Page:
Catch up with Alabama's Wild Seafood


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Tide to Table

2012 Alabama oyster landings

265 thousand pounds

2012 Alabama oyster revenue

1,253 thousand dollars

Data from the US Department of Commerce Report "Fisheries Economics of the United States, 2012" Released by NOAA Feb 2014

The Eastern Oyster can be found on subtidal or intertidal reefs and provides important ecological functions. Reefs support over 300 species of marine organism that are part of the food web leading to economically important species. Oysters can filter up to 4 gallons of water an hour and are effect in reducing water density and improve water quality.  Oysters are critical to maintain species diversity.


Oysters reproduce as water temperatures increase. Spawning usually occurs in the spring when the water temp reaches 68 degrees.

life cycle


Adult oysters release eggs and sperm into the water, where the eggs are fertilized.  A female oyster has the potential of producing 25-150 million eggs. After fertilization, between 5-12 hours a trochophore develops. The next stage is the development of veliger larvae. It's during this time the straight hinged D-shape bivalves are formed.  The larvae are capable of feeding on microscopic algae, during this time they swim around eating.   Some 12-20 days after the stage of development the larvae develop "eyespots" and a "foot" and are called pediveligers.  The pediveliger swims to the bottom in search of hard substrate to call home, the pediveliger uses the "foot" to find just the right spot.  Once its found, the larva cements itself to the hard substrate and forms a tiny oyster called Spat. The hard substrate can be another oyster located in an oyster bed, a piling or an old tire.  After attaching the spat settles to a life of filtering water in the same spot day after day, they are sessile, they can't reattach and move to a new home.  It is in this spot the oyster will live out it's life, never more to move again.


Growth rate varies depending on water temperatures.  The Alabama Eastern Oyster can grow to the 3 inch market size in 15-24 months.



grilled, fried, stewed, nude or dressed up like a Rockerfellow...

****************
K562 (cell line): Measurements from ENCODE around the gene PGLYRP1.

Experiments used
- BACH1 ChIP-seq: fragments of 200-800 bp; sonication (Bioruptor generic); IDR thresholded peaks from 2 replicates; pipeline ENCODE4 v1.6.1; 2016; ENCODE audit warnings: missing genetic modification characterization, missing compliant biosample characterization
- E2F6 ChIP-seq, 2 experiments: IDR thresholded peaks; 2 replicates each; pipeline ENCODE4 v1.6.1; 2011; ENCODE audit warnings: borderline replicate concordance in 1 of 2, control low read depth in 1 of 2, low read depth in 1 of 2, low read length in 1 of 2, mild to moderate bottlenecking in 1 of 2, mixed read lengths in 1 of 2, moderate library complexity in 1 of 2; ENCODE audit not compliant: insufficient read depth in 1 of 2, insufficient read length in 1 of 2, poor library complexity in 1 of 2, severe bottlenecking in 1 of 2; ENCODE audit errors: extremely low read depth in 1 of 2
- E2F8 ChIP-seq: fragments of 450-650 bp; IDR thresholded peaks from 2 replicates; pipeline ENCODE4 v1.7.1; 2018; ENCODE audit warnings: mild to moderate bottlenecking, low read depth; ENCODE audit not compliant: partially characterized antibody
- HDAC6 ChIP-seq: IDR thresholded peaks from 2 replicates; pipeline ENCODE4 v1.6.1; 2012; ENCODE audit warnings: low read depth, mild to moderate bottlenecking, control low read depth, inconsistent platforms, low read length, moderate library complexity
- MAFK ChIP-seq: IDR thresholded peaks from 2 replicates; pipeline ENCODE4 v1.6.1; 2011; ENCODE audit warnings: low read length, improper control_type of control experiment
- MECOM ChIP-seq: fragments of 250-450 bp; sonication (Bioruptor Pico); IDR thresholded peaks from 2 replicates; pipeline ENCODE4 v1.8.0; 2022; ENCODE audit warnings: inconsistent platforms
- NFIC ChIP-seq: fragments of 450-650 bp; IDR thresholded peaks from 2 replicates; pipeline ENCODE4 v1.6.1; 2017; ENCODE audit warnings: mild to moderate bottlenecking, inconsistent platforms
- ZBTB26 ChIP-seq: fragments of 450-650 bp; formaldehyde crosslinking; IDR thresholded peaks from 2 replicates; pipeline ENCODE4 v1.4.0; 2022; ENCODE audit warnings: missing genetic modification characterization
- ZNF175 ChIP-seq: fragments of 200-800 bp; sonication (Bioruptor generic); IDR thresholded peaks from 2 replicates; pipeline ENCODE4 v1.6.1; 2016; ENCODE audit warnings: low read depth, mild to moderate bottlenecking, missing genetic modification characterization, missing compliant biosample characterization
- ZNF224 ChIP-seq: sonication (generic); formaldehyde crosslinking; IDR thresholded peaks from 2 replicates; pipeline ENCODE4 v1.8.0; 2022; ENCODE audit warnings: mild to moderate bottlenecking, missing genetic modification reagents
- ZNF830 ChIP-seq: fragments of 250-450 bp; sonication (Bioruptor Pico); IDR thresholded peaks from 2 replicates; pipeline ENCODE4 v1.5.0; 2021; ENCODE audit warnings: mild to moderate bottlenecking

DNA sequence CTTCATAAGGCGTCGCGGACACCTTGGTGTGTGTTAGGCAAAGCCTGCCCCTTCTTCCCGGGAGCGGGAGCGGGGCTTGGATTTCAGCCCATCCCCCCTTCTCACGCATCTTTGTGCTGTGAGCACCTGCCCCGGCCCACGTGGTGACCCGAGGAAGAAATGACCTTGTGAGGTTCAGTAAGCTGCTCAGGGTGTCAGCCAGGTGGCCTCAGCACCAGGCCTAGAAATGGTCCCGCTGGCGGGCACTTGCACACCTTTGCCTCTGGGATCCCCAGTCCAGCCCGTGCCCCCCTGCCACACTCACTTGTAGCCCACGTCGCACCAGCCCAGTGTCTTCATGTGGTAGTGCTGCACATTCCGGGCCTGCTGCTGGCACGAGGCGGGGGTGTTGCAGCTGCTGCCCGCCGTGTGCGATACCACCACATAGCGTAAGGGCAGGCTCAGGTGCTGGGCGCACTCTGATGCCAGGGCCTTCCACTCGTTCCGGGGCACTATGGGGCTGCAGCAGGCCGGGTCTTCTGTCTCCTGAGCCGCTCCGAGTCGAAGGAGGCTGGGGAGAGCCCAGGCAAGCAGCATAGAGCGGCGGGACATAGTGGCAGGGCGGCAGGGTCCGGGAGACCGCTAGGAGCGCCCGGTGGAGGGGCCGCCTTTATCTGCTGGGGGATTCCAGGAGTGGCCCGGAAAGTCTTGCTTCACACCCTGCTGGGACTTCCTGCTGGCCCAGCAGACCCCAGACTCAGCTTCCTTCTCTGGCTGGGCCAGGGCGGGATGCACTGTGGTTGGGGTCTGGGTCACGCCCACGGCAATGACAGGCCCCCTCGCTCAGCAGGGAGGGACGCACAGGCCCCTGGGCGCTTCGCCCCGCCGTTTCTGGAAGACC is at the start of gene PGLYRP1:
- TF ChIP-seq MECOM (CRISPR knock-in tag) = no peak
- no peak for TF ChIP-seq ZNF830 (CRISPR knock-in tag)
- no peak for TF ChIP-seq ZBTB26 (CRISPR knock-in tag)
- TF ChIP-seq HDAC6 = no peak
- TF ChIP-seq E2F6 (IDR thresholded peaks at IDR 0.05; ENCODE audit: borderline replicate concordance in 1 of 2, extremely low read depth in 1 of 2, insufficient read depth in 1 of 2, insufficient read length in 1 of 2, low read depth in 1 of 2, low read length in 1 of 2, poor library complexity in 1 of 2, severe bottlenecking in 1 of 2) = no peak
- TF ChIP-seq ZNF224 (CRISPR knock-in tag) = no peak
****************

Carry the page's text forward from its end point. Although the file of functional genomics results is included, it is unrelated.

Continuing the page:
No matter how you like to eat your oysters, start with the freshest Eastern oysters from Alabama!


Oysters are bivalve (having two shells) mollusks that are related to clams, mussels, and scallops. They are an excellent source of zinc, which your body needs for hundreds of different biochemical processes to occur.


Wild Alabama oysters are also a good source of calcium, potassium, iron, magnesium, and vitamin B-12. A one-cup serving offers over 17 grams of protein, too.  Of course, we haven't known too many people willing to stop with a one-cup serving!


Alabama oysters are also known as eastern oysters.  Oyster connoisseurs will note that, like our tea, our oysters are a little sweeter than that of our northern neighbors.


Did you know.....Alabama is #1 in Oyster Processing!!!


Selecting and serving oysters

Choose fresh oysters that have been harvested and processed according to safety guidelines - look for a tag on the containers or sacks. If you purchased your oysters from a Licensed Alabama Seafood Dealer regulations require a tag on the container or sack of oysters.





Throw away any oysters that have broken shells, and tap any open shells with your finger.  A live oyster should close its shell when you tap it.  If it doesn't close, throw it away.


Fresh oysters should be refrigerated at 40 degrees Fahrenheit or lower until you serve them or use them in a recipe. When you cook fresh oysters in the shell, the shells should open up. Discard any oysters that remain closed.


Oysters can be served raw, usually sitting on one shell (called half-shell in most restaurants), smoked, baked, fried, stewed, or as the featured ingredient in many recipes.

Catch up with Alabama's Wild Seafood

Oysters